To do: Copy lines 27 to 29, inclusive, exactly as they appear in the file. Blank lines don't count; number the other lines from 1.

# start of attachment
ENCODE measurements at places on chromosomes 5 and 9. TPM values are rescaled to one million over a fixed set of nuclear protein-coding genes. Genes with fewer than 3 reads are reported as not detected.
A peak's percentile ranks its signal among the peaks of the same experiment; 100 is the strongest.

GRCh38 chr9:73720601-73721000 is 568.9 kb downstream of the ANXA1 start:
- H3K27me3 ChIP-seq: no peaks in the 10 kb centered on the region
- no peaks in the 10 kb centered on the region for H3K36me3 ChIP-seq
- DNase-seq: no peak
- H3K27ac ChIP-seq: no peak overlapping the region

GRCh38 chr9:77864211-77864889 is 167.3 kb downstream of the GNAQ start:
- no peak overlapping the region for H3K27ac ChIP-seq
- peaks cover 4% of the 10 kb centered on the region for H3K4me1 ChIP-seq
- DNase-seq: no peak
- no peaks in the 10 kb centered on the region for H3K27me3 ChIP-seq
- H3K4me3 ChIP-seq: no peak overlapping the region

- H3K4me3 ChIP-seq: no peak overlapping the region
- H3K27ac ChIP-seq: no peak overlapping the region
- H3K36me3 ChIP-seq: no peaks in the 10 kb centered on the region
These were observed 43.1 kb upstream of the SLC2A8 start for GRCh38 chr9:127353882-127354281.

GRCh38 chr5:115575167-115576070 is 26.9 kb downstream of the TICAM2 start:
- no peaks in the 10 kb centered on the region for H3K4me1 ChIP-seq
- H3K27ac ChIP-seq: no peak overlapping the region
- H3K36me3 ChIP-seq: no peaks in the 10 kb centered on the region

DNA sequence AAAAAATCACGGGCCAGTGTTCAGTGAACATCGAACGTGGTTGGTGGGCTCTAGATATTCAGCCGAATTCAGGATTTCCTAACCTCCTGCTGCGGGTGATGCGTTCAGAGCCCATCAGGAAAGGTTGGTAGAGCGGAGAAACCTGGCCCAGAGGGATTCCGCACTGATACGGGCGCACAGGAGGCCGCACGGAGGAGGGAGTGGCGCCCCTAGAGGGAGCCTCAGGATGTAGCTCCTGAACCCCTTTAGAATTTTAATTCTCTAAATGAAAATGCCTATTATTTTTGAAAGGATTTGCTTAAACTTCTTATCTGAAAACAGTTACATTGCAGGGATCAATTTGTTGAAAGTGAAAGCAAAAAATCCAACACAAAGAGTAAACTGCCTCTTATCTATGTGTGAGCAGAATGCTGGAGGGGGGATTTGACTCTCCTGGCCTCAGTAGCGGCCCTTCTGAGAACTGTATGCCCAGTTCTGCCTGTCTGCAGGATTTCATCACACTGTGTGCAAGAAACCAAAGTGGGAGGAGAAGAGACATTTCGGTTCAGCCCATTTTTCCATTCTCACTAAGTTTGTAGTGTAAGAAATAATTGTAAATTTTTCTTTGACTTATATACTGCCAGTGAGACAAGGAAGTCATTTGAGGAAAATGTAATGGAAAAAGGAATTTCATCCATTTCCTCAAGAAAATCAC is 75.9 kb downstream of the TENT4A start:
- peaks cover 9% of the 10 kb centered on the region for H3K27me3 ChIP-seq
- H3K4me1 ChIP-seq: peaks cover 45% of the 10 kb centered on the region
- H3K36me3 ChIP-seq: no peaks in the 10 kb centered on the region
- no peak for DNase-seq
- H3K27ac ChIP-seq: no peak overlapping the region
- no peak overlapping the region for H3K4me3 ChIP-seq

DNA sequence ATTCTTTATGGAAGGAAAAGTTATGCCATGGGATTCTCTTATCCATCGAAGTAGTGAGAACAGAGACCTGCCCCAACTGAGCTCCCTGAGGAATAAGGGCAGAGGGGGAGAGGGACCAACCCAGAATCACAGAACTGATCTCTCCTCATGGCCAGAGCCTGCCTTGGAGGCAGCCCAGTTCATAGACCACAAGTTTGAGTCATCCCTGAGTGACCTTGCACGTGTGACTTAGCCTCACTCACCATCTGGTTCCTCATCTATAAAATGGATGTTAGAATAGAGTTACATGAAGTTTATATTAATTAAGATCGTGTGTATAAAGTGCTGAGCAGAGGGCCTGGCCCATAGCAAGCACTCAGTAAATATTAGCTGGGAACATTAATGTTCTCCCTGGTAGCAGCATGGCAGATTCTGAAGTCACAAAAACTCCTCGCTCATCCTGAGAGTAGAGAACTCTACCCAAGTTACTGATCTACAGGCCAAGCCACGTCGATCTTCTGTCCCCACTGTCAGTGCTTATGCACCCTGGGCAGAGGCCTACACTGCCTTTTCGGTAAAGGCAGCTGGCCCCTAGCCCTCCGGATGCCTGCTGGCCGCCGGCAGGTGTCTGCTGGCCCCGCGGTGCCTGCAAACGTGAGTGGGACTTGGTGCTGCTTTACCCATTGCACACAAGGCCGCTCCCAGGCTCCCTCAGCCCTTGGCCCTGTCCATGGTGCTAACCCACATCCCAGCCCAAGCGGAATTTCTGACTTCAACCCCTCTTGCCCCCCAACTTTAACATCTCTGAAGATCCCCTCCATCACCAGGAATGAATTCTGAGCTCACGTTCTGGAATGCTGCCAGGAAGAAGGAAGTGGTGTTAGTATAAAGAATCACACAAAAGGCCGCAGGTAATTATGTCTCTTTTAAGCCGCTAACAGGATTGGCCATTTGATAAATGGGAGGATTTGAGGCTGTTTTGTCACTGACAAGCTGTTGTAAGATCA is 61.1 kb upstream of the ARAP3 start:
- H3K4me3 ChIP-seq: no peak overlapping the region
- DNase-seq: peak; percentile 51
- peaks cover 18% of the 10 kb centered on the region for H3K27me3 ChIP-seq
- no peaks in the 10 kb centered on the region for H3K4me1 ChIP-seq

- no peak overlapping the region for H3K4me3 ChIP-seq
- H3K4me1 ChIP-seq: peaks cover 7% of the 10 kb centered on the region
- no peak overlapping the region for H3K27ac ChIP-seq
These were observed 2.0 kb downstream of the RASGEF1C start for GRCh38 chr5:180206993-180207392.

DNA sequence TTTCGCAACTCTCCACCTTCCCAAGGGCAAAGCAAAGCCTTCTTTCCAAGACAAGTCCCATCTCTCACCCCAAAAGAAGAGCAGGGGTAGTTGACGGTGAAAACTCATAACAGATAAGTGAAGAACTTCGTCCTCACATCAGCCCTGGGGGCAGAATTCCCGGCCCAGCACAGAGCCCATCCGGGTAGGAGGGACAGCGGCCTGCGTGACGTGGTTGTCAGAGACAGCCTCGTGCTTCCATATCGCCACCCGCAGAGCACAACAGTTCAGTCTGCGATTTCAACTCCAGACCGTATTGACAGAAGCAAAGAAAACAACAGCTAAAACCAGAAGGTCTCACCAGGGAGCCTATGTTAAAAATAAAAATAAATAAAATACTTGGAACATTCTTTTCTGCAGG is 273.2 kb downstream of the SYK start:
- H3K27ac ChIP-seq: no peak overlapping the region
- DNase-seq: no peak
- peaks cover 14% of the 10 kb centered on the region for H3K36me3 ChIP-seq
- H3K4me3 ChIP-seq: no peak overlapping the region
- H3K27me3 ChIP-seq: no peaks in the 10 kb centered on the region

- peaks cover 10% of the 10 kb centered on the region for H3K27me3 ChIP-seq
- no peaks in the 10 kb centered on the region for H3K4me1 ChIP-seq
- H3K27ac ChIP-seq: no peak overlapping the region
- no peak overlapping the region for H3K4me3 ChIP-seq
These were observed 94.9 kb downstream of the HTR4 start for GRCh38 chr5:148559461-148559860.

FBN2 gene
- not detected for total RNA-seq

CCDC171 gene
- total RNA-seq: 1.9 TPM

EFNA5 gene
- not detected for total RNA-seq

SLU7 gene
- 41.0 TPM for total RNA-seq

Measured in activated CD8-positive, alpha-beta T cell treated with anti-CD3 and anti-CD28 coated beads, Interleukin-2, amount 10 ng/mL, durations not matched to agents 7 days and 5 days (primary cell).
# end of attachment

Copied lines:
- H3K27ac ChIP-seq: no peak overlapping the region
- no peak overlapping the region for H3K4me3 ChIP-seq

DNA sequence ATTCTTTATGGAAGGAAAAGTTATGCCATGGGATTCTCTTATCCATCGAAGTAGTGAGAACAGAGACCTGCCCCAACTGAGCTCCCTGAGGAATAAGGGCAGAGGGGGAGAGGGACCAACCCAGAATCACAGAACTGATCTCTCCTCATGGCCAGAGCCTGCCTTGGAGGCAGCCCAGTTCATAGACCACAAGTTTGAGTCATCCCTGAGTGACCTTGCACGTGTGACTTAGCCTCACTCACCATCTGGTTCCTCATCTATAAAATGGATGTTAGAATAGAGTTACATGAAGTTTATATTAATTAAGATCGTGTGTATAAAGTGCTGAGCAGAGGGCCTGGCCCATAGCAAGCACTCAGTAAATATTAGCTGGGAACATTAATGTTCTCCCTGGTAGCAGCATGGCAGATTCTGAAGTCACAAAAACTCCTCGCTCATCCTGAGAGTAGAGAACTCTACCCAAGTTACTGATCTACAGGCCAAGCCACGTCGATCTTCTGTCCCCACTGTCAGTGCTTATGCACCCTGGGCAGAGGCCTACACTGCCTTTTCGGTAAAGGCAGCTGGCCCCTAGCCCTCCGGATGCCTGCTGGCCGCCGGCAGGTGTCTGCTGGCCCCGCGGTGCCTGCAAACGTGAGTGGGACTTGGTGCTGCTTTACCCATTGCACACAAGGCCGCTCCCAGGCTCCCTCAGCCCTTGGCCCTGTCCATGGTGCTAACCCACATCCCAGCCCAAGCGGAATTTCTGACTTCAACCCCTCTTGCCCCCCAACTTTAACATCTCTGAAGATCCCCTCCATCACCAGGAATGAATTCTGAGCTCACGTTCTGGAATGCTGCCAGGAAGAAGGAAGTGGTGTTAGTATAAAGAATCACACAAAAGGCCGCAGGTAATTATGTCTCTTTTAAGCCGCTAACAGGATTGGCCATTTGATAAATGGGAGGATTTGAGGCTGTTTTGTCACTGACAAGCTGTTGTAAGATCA is 61.1 kb upstream of the ARAP3 start: